Sunday, May 26, 2024

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বাংলা
Dhaka Tribune

The heat death of our air

The country is still responsible for parts of its own environmental degradation

Update : 20 Apr 2024, 10:18 AM

One of the few upsides to the hotter seasons in Bangladesh has always been a relatively better quality of air compared to that of winter. However, over the past decade, the nation has steadily but surely observed that advantage erode, with the summer days now giving way to air quality that is nearly as bad as during the winter.

It has long been known that Bangladesh is particularly vulnerable to the adverse effects of climate change, a crisis that has been borne by the vigorous early industrialization of developed nations which continues to this day. But while Bangladesh has had absolutely no part in the ongoing climate crisis, the country is still responsible for parts of its own environmental degradation, primarily through unchecked levels of pollution.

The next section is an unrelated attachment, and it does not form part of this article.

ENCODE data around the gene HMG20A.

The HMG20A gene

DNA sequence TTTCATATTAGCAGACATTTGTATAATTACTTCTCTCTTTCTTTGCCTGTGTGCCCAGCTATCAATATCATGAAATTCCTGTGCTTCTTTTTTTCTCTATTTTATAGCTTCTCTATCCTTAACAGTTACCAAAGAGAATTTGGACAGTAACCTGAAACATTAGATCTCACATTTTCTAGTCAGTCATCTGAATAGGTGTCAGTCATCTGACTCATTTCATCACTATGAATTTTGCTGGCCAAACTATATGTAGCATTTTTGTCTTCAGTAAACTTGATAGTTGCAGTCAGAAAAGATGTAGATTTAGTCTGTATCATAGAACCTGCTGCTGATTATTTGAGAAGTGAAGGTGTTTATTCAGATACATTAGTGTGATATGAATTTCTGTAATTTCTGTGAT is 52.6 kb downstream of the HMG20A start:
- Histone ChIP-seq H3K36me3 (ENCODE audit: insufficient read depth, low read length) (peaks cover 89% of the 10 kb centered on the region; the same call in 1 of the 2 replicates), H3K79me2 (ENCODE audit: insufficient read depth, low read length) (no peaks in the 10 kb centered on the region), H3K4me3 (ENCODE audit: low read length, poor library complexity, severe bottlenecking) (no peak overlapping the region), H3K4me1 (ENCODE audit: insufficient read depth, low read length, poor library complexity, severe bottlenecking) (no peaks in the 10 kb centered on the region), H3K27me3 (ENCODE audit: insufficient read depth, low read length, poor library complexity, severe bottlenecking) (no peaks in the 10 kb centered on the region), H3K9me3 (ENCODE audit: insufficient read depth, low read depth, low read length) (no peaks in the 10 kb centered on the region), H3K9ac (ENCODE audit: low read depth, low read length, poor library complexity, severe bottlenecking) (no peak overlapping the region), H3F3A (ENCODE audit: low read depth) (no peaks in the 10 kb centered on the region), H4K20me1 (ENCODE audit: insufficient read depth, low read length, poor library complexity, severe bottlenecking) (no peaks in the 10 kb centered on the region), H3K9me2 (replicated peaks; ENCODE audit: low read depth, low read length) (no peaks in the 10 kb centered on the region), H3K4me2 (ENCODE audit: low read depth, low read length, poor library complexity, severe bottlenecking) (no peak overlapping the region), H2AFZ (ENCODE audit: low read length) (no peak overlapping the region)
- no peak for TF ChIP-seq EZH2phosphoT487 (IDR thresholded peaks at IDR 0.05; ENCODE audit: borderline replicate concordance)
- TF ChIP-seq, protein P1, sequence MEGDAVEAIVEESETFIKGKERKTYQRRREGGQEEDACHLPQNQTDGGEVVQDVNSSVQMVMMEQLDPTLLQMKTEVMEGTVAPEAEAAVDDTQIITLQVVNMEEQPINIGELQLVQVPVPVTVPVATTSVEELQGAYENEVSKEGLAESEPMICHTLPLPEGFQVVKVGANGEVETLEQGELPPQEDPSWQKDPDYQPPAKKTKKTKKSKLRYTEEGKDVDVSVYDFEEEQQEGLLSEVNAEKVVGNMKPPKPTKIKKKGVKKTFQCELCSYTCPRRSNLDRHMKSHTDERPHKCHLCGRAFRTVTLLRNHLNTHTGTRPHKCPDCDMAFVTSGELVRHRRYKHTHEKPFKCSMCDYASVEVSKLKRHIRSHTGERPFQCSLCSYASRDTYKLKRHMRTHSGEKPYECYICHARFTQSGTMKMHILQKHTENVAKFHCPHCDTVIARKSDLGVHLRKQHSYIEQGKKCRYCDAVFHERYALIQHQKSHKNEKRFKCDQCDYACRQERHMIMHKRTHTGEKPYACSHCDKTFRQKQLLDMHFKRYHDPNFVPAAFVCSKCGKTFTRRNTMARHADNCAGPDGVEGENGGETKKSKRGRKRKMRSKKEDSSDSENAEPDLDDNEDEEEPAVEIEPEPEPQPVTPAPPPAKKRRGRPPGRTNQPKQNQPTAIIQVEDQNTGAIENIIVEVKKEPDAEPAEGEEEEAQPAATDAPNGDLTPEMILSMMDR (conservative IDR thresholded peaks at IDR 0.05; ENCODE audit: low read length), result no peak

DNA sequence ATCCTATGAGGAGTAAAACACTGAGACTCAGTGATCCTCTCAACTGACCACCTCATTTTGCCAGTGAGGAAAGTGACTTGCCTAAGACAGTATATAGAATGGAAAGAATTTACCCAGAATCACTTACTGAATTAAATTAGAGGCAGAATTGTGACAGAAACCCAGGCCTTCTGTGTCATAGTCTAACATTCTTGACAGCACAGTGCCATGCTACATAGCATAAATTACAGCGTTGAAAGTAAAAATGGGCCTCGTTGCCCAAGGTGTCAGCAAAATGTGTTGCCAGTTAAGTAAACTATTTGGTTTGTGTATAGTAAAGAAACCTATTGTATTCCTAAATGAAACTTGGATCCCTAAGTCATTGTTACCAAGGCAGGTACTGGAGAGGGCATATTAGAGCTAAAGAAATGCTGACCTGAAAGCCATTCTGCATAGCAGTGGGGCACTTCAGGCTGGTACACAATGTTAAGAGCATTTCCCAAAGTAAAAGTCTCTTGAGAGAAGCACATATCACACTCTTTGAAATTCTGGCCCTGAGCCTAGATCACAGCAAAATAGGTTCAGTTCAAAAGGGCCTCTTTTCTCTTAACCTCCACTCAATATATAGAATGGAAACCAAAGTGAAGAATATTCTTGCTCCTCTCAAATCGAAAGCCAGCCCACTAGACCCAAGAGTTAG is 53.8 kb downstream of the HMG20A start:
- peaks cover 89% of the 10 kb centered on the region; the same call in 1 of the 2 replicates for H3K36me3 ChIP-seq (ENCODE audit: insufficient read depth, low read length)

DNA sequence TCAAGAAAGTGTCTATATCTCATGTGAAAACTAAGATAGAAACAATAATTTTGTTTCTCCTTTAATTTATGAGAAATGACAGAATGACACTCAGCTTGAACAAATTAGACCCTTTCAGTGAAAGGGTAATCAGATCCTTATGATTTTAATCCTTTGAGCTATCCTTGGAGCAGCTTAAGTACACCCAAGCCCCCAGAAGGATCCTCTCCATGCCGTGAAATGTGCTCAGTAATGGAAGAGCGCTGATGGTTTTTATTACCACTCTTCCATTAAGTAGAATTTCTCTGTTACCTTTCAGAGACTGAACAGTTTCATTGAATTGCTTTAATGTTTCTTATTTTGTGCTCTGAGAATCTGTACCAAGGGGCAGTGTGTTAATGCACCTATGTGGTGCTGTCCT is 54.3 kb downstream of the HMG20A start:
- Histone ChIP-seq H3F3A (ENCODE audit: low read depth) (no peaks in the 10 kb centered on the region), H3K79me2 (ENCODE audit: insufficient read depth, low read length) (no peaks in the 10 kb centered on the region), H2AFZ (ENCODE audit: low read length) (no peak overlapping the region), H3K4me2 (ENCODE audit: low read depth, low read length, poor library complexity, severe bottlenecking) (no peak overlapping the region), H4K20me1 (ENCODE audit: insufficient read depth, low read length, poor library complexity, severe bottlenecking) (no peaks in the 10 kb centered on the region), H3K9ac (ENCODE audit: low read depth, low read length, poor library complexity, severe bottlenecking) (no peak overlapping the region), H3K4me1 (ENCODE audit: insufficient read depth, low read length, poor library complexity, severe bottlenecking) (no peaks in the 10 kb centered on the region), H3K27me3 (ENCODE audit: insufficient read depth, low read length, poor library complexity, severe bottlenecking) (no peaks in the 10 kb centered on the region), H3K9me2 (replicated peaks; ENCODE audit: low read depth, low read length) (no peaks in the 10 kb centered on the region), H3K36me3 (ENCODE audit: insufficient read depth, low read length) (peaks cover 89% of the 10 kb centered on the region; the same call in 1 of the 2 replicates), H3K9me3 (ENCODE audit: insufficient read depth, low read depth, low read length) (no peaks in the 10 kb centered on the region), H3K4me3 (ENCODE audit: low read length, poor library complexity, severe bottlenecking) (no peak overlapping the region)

And the fact that our air pollution is now getting worse during a time of year when, historically, it has been at its contextual best testifies to just how miserably the government has failed to retain our environmental integrity.

The PM2.5 -- small particulate pollutants that are 2.5 microns or smaller in size and can as a result bypass many of the body's defenses -- concentration in Dhaka’s air is currently several orders of magnitude above the World Health Organization’s annual air quality guideline value, the primary source of which are the numerous illegal brickfields dotting the outskirts of the capital city, while other sources such as emissions from out-of-service public transport, and the open placement of construction material out on the streets further exacerbate matters.

Until and unless the government starts to back up its intentions to improve the state of our environment with visible action, we will keep witnessing our air getting increasingly non-conducive to a healthy life.

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